Photo courtesy GM

DELTA TOWNSHIP, Mich. – Auto workers at the Lansing Delta Township Assembly plant make some of General Motors’ most popular vehicles.

The GMC Acadia, Chevrolet Traverse and Buick Enclave are all produced inside this 3.4-million square-foot facility on the outskirts of Lansing, which is Michigan’s state capital.

In August, when GM announced an 18 percent sales increase from 2010, GMC led the turnaround with a 40.3 percent increase. Chevrolet had gained 15.8 percent.

So when contract negotiations began last month, the plant’s 3,430 hourly workers expected they’d be sharing in the company’s improved position. But when they saw the proposed deal between the United Auto Workers and GM, many members of UAW Local 602 here felt jilted instead.

They rejected the deal — a rarity for a contract approved by two-thirds of GM workers nationwide.

user alins / Flickr

DETROIT (AP) - General Motors Co. said Thursday it will install a center air bag on three of its models next year to better protect drivers and front-seat passengers.

The new bag inflates from the right side of the driver's seat and is designed to protect people when their vehicles are hit on the opposite side of where they are sitting. They serve as a cushion between a driver and front-seat passenger in a collision, GM said in a statement.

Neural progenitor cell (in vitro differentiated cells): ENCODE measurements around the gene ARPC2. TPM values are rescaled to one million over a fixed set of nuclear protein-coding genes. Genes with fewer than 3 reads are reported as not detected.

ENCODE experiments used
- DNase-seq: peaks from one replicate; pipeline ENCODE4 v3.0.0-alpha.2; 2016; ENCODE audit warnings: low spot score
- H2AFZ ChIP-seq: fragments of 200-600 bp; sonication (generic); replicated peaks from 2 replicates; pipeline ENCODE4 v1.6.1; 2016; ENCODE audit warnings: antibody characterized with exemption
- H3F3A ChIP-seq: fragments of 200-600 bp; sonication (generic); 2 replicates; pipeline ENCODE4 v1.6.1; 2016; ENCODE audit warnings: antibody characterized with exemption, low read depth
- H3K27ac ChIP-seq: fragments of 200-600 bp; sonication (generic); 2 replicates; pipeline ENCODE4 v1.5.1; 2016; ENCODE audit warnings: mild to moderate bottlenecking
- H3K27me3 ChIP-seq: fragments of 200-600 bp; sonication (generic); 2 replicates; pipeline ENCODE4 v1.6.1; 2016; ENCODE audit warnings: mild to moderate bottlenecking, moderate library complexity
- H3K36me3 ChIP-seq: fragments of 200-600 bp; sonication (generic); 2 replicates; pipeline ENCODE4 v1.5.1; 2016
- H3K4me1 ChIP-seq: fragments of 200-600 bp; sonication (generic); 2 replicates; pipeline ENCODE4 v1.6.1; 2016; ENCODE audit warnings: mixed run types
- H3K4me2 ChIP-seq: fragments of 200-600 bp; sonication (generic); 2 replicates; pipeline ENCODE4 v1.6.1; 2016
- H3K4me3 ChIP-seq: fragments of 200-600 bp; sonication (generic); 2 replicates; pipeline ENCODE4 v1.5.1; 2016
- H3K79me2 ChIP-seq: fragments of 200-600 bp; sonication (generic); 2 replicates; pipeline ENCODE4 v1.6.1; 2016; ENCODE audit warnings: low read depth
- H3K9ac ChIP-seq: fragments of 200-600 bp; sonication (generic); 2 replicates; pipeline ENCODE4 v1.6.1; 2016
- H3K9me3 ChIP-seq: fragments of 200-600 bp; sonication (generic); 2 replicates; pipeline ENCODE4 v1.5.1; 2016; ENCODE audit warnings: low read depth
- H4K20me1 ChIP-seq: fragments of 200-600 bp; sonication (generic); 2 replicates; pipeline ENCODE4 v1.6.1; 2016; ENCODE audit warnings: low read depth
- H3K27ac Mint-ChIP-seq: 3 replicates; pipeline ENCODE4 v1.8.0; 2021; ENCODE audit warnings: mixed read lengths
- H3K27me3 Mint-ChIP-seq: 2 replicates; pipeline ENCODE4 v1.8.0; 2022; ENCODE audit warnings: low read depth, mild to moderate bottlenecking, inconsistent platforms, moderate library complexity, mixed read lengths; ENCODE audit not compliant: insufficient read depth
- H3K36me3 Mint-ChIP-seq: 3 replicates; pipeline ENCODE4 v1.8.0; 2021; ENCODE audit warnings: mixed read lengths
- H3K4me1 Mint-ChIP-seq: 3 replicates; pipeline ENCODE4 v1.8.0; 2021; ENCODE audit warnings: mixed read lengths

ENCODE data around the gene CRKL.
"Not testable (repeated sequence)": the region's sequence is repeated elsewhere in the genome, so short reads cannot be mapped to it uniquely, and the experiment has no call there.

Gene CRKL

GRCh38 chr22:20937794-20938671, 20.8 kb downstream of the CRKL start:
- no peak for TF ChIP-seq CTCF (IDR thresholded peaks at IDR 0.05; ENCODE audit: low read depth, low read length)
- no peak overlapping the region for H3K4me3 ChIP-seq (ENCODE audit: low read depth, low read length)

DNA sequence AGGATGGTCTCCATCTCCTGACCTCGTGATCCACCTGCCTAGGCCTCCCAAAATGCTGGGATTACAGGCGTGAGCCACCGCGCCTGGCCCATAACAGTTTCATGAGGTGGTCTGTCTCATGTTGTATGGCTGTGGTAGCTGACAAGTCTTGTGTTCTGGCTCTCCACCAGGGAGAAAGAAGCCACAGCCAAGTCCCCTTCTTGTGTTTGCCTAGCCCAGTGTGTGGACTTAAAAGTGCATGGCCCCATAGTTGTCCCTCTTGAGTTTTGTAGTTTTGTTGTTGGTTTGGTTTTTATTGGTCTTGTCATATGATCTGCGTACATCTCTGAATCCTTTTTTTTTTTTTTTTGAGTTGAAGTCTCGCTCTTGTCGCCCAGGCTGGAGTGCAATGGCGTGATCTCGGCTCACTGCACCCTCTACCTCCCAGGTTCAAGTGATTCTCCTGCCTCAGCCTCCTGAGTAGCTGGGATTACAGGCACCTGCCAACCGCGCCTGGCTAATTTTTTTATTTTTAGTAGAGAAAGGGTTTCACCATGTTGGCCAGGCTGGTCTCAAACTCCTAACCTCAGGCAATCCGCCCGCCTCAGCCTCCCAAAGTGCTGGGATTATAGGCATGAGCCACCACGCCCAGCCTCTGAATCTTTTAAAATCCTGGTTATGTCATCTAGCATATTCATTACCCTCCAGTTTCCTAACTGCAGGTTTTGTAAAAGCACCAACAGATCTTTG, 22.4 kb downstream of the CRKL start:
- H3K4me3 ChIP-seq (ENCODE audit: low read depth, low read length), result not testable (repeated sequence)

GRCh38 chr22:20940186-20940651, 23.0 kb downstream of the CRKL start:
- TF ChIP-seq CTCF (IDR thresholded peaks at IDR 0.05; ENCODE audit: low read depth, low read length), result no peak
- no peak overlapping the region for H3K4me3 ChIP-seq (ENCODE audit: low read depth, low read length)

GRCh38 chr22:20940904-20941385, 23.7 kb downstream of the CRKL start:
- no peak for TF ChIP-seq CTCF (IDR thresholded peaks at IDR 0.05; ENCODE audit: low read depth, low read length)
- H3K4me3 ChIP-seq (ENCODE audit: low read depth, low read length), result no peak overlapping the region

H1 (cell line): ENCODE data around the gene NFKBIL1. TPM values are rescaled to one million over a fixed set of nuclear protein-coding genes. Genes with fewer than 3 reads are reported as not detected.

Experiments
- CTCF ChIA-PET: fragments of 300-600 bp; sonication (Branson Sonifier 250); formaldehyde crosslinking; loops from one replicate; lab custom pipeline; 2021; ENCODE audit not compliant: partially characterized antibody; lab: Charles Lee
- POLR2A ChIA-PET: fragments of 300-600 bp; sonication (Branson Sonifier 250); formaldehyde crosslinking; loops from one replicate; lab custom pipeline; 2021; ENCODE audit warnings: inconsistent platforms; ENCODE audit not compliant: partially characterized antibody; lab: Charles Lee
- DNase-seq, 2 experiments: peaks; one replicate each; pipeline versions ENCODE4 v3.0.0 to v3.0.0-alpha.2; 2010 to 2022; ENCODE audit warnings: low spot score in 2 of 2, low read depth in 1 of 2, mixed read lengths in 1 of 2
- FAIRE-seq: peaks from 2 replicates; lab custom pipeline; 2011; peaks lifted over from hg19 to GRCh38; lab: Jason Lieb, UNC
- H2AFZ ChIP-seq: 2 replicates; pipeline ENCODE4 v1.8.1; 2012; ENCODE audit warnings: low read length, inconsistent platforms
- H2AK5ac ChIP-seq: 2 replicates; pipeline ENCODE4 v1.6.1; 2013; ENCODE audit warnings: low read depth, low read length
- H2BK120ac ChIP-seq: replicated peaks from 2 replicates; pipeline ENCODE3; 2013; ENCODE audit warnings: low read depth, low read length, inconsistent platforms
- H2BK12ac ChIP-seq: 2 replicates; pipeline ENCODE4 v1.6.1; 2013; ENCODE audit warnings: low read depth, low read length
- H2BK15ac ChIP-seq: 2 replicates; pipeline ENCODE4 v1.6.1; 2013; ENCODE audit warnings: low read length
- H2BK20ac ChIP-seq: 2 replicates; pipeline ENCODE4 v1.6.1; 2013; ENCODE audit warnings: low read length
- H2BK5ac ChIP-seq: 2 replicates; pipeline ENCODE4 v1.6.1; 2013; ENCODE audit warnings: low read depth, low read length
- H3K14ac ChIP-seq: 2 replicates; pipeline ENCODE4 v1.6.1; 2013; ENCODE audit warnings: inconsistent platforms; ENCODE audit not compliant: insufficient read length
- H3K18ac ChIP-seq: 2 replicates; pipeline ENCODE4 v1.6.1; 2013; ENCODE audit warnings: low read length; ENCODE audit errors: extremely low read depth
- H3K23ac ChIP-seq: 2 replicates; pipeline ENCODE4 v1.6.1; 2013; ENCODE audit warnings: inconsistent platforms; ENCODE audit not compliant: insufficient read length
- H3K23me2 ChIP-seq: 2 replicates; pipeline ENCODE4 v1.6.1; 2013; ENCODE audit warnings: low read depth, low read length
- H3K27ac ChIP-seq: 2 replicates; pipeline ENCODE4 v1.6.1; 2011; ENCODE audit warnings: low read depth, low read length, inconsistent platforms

The bags will come standard on all Buick Enclave crossover vehicles starting in the 2013 model year, and they'll be on the Chevrolet Traverse and GMC Acadia crossovers that are equipped with
power seats. The 2013 models will come out in the fall of 2012. Crossovers are like SUVs but are more efficient because they're built on car underpinnings rather than trucks.

GM said in the statement that the center air bags, developed with parts supplier Takata Corp., are the first in the industry. It has plans to put them in more of its models, but the company would
not say which ones.

GM said it analyzed the National Highway Traffic Safety Administration's database of fatal auto accidents and found that crashes on the opposite side of where people sit accounted for 11 percent of deaths in non-rollover crashes from 2004 through 2009. The company said it checked crashes involving passengers wearing seat belts in vehicles from the 1999 model year or newer models.

The center air bag also is expected to help protect passengers in rollover crashes, the company said.

Shares of GM rose 11 cents to $20.52 in morning trading. They are down 38 percent from the November initial public offering price of $33 per share.

At auto plants, a reversal of fortune

Sep 28, 2011
Kate Davidson / Changing Gears

*Editors note - This story by Kate Davidson of Changing Gears was first broadcast last year (September 22, 2010). Now that GM and the UAW have agreed to a new contract that will allow GM to hire more "two-tier" workers (newly hired workers paid a lower wage than traditional workers), we thought we'd bring her story on "two-tier" workers back. As Micki Maynard of Changing Gears points out, only about 4 percent of GM's workforce is "two-tier" now - under the new contract, that number could go up to 25 percent.